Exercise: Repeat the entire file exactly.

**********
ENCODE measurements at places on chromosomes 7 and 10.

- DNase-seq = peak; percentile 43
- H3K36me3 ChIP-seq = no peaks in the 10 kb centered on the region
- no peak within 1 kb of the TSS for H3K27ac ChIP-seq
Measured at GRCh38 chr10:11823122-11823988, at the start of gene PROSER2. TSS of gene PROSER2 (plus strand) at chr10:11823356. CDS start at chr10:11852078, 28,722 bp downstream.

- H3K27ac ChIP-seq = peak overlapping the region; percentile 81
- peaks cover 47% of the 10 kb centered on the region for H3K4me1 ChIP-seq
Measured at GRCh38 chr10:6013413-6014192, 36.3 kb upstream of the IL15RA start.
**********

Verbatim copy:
ENCODE measurements at places on chromosomes 7 and 10.

- DNase-seq = peak; percentile 43
- H3K36me3 ChIP-seq = no peaks in the 10 kb centered on the region
- no peak within 1 kb of the TSS for H3K27ac ChIP-seq
Measured at GRCh38 chr10:11823122-11823988, at the start of gene PROSER2. TSS of gene PROSER2 (plus strand) at chr10:11823356. CDS start at chr10:11852078, 28,722 bp downstream.

- H3K27ac ChIP-seq = peak overlapping the region; percentile 81
- peaks cover 47% of the 10 kb centered on the region for H3K4me1 ChIP-seq
Measured at GRCh38 chr10:6013413-6014192, 36.3 kb upstream of the IL15RA start.